Unlike something like, say, Link's Awakening, Majora's Mask often feels safe when it's doing anything that is Zelda formula canon, though perhaps that's an unfair assessment. The dungeons (there are only four of them, though several "side" dungeons, like the Pirate's Fortress, could also count) are tighter and more vicious than almost anything on display in Ocarina of Time, even including the Water Temple. They're complex almost to the point of feeling un-conquerable, which was the perfect decision. If Ocarina of Time was all about empowering the player, Majora's Mask is all about making you feel weak, unsure and doubtful. You're given old tools that you know and love and forced to use them in ways you'd never expect. You have to make your way through some of the most convoluted dungeon design yet seen in the series, and all the while dealing with the constant tick, tick, tick…

I think that Nintendo might have seen that they made a vicious, sometimes cruel and unrelentingly dark game, and they liberally spiced it with really fun side quests. These don't feel like a design misstep – they're nothing if not immaculately designed – but they do feel like a nice reprieve. There's plenty of Goron racing, Gorman Bro shooting, alien abduction-preventing goodness on display, and all of these sidequests, which could have felt like a meandering way to pad out such a tight experience, end up feeling comprehensive rather than regressive. You get a real feeling for the world of Termina, and the way in which its clockwork rules are applied. People come and go at certain times and certain events can only happen at specific times, and while the programming on display isn't that complicated, the effect is gloriously well-realized: you feel that this is a world with its own rules. The idea of sandbox games is generally that the sandbox should conform to you, but Majora's Mask drops you in the sandbox and says "figure it out," and it's far more compelling because of it.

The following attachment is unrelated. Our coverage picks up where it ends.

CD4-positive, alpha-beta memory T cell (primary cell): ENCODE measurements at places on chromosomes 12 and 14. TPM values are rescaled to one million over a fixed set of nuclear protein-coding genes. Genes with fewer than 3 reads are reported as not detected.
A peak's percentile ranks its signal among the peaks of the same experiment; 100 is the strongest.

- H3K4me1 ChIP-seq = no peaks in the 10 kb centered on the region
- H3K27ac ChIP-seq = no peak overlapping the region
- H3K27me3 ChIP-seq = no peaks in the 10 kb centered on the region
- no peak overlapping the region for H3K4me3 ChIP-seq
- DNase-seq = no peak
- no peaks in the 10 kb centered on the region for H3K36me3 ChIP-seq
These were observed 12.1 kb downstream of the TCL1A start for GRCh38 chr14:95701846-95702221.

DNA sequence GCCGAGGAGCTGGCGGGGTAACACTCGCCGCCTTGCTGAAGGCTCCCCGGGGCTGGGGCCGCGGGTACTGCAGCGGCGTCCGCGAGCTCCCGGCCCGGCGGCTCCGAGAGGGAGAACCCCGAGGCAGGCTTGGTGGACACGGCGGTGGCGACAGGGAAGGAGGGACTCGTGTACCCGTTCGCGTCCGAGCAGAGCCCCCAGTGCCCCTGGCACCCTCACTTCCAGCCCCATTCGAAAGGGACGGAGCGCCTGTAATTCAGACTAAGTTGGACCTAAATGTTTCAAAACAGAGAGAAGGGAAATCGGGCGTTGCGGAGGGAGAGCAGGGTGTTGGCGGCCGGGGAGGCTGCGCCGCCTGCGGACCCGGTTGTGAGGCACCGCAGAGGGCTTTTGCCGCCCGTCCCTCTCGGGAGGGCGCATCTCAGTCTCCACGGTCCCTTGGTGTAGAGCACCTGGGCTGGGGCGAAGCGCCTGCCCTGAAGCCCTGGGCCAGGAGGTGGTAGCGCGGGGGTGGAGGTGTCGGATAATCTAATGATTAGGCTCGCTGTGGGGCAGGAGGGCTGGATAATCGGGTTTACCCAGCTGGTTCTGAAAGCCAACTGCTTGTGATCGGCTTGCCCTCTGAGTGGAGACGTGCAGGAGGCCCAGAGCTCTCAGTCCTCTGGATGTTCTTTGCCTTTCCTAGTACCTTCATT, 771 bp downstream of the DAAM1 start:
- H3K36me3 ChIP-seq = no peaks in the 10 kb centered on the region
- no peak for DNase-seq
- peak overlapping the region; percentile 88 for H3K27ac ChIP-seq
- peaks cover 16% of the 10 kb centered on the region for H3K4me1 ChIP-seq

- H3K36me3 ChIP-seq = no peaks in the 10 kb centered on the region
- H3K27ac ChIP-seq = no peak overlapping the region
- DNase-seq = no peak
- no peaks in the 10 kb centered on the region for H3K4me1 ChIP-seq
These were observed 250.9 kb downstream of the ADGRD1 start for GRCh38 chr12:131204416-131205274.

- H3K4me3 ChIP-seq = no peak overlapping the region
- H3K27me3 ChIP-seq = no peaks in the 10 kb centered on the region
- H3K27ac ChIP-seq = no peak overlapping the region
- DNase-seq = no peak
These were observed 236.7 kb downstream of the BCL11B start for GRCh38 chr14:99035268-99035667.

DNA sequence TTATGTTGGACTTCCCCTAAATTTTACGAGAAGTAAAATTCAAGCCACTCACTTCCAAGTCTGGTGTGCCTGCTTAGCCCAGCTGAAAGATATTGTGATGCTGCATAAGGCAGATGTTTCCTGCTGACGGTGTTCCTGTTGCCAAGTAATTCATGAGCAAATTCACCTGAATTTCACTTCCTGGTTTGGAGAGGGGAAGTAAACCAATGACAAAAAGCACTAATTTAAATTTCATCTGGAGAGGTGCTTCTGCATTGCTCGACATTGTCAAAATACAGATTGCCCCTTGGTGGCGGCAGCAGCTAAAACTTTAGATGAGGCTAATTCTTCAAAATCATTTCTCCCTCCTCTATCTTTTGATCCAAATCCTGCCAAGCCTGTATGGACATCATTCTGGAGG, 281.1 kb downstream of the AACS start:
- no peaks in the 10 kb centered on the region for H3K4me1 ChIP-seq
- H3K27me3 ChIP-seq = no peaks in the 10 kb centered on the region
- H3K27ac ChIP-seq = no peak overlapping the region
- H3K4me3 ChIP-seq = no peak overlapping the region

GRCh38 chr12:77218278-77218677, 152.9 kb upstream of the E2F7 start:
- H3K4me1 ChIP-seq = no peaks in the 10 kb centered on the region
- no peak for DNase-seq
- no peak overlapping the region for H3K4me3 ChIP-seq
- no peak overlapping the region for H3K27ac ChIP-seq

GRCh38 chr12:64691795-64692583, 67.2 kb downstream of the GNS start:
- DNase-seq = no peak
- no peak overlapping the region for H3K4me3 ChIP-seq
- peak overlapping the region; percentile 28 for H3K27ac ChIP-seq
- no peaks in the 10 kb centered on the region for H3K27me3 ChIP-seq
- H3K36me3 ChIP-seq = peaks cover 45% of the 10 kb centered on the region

With all of those odds stacked so high, the game can occasionally feel insurmountable. But surmounted it can be, and when the player does eventually conquer the game, the catharsis is enough to catch the unwary player off guard with fits of emotional release. But there's also a sense of melancholy – Link's travails are basically unseen by any of the town's people, and at the end, he rides off as inconspicuously as he arrived. Link's not the only person who transforms throughout the game – we're made to care for everyone, even the hapless and manipulated and lonely Skull Kid, the innocent spirits trapped in evil masks in the game's dungeons, and there's one other person who transforms just as much: ourselves.

It's a shame that Majora's Mask took so long to receive this kind of recognition of its brilliance. Now regarded as a bit of a cult classic, at the time, it was lambasted for not being "Zelda" enough. The Legend is as sturdy as it's ever been, but Majora's Mask takes the Legend to new, smarter places, and with gamers' rejection of that, it has taken some time for Nintendo to take these kinds of risks ever again. As always, gamers get what they ask for.